In this section resides the seeds of themes, ideas, intentions from which our experiences were rooted and subsequently sprouted. While these themes were easy to identify after the fact for participants, these intentions informed the way I showed up as a leader and attempted to co-establish group norms. 

• NOT IN A RUSH We have places to be, transition to the next activity, relax into the rhythm of the group and we will end up where we need to be.
• If you want to lose control, plan a trip with 7 autonomous adults, control will be relinquished soon.
• Multi-generational spaces Children and elders are essential to movement spaces!! They seem to not be so caught up in our stressors like work and school; they provide comedic relief, they give us PERMISSION to play, to laugh!
• Commune around food, cooking and eating- When we share meals together, our defenses naturally diminish, you must be relaxed to DIGEST.
• Lead leaderful groups! NOTHING IS DONE INDEPENDENTLY. Help folks share co-ownership and a vision of the mission.
• Skill building land-based experiential education for college students: Building competency; Engaging with meaningful issues around water, food, land access, extraction, racial tensions; Remain teachable always. All ages are good students.
• Bring and receive gifts as visitors wherever you go and from whomever you meet - herbs, medicine, seeds, art, food, hugs, blessings, lessons. Can we give as much as we are receiving? Not necessarily in money and transaction terms.
• RURAL literacy and compassion BIPOC folks belong everywhere. Rural areas and urban alike. Rural communities are often overlooked and neglected or seen as uninviting to us.
• MUSIC ART PLAY are invaluable tools of connection
• Vulnerability leads to Safety leads to Freedom leads to Exploration leads to Connection
• Deep care for the earth and each other

Future Seeds and Fires

Annie Humphrey, our host at her farm on Leech Lake Reservation, fed our fires. She asked us all questions that led to hours and hours of talking and listening around fire, food, tea, music, and games over the weekend. The group was small and everyone had a lot of space to do a lot of everything. I was so impressed with how open and vulnerable everyone arrived in the space. I think part of this was because everyone knew at least one person and half of the group were friends I had invited. Yet, folks really trusted the space and were so gracious in how they received each other and shared really intimate parts of themselves. 

Annie and her grandson. Photo by Wilda Aisyah

Some prompts to get folks talking, adapted from Annie’s questions:

What brought you here? What’s your story?

Get some quote cards! Each person shares a quote, and explains how it resonates.

Or use those “We’re Not Really Strangers” cards. 

Give the person to your left a compliment! 

Give the opportunity to share stories. Maybe use some prompts depending on the readiness of the group. 

Lino print by Shanai Matteson, printed by Meira Smit at a popup print stand at Annie’s performance after the retreat.

Reflections from Participants

“Thank you so much Annie and Shanai for opening your homes and sharing your wisdom and energy with the group. It’s the first time I've had an opportunity to connect with land in this way in my 20 years of life and it's something I want to continue forever. I never thought of myself as a camper or someone outdoorsy and now my perspective on that is forever changed.”

“One of the trip planners' strengths lies in their ability to cultivate a harmonious atmosphere where individuals from diverse backgrounds can connect. They excel at discerning the unique energies each person brings and strategically bringing together those who complement one another. Their capacity to recognize and appreciate the beauty and strengths of others, and to unite like-minded individuals who share a common vision for people, the land, and humanity, is truly admirable. Additionally, the thoughtful gesture of hosting a welcome dinner fosters genuine connections by allowing participants to quickly transcend surface-level interactions and understand one another's backgrounds. Furthermore, they exhibit exceptional care and consideration for people's boundaries, allergies, health needs, and other personal preferences, ensuring that everyone feels respected and accommodated throughout the journey.”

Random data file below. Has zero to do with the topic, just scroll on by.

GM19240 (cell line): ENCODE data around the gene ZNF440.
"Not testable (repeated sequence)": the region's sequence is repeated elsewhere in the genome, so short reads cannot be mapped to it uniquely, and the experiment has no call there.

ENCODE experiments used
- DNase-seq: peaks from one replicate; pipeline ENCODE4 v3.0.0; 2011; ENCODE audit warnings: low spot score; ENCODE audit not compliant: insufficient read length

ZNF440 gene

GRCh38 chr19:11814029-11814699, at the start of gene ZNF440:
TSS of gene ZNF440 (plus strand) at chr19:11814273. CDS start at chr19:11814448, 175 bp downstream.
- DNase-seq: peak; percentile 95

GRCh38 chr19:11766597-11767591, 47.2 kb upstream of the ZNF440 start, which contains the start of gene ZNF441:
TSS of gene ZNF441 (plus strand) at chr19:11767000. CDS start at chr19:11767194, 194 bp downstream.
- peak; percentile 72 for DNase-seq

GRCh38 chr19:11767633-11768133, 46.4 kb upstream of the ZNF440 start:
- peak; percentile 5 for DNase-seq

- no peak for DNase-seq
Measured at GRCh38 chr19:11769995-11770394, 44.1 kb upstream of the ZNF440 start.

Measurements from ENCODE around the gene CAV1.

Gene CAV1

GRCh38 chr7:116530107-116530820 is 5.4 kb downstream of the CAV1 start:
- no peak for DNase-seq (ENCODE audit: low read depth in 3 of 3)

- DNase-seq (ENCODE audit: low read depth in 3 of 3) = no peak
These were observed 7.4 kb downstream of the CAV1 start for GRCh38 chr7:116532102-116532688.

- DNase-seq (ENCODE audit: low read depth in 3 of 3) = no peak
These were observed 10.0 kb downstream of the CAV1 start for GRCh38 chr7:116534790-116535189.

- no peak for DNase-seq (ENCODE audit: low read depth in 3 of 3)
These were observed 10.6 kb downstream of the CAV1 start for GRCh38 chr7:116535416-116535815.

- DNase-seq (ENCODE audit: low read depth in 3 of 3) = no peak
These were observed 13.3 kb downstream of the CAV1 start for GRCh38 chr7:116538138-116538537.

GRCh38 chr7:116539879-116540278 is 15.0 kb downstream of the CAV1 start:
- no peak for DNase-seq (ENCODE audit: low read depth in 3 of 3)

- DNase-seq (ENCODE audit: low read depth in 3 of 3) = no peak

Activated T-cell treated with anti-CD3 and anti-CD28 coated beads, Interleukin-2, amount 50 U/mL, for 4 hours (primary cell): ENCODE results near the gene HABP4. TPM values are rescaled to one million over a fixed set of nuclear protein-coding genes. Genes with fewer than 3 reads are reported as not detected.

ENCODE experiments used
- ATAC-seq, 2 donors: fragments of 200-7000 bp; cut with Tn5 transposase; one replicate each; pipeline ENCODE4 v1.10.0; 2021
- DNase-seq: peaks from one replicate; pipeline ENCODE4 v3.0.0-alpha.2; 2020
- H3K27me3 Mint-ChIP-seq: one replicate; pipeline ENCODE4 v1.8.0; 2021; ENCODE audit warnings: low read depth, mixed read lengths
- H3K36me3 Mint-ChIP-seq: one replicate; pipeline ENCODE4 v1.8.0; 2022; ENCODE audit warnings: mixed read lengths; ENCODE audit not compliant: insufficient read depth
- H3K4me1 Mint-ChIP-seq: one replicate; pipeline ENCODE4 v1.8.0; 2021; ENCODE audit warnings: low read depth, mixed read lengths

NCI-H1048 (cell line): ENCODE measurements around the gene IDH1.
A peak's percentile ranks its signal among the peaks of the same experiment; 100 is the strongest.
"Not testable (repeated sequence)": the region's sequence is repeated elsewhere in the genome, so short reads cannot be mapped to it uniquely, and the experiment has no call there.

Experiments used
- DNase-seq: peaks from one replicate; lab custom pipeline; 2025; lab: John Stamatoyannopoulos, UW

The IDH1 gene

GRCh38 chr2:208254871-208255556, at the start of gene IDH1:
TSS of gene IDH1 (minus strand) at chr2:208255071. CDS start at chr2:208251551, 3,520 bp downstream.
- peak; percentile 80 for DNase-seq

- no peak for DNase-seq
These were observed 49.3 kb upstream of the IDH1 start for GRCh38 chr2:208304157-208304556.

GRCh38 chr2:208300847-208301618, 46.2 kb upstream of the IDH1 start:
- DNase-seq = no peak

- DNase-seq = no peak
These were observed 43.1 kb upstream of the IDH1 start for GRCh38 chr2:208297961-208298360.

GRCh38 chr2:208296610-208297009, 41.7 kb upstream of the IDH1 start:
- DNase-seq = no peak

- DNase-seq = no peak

“As an international student being in the US for the first time, this trip was eye-opening and mind blowing. It gave me an opportunity to learn more about the history, culture and the people of this land. I felt close, amused, shocked, sad, happy, excited, inspired - so many emotions at the same time! This trip has a very deep impact on me, especially the deep relationships I've formed with the people. Beyond learning so much, I've met so many interesting & inspiring people. Shanai's activism stories, Annie's husband's horse, the kids' sheer energy, Annie's lifestyle, bonding with my fellow participants - all these made this experience so wholesome! I'm very grateful to have participated in this trip - thank you so much.”


This trip was so exhausting for me. I wanted to lead a trip like this so badly even though my usual co-conspirator and friend Francesca is studying abroad, there were numerous obstacles, and I was busy and tired from school. I needed a break and a retreat too. When I asked everyone to share what it meant to them on the drive back, it made all the work so worth it. I’m writing this a few days after returning, I am filled to the brim with gratitude, with fire Annie brewed in us; yet I’m also so depleted. Absolutely this trip will be an annual thing, maybe a few times a year. I will be involved with many of these same themes in the future in all the work I do. However, as I live up to all of the intentions in “Soil” I will prioritize going far and sustaining my energy rather than going fast and believing I can do it all myself. 

💩This compost will be turned and what becomes recycled will aid new life. 💩

Permission Poem

Write a thank you letter
Just help others
Be the medicine to one another
Start a FIRE in the village
I go fast, but WE go far
Fight for rural communities
Save your seeds and share them.

Photo by Meira Smit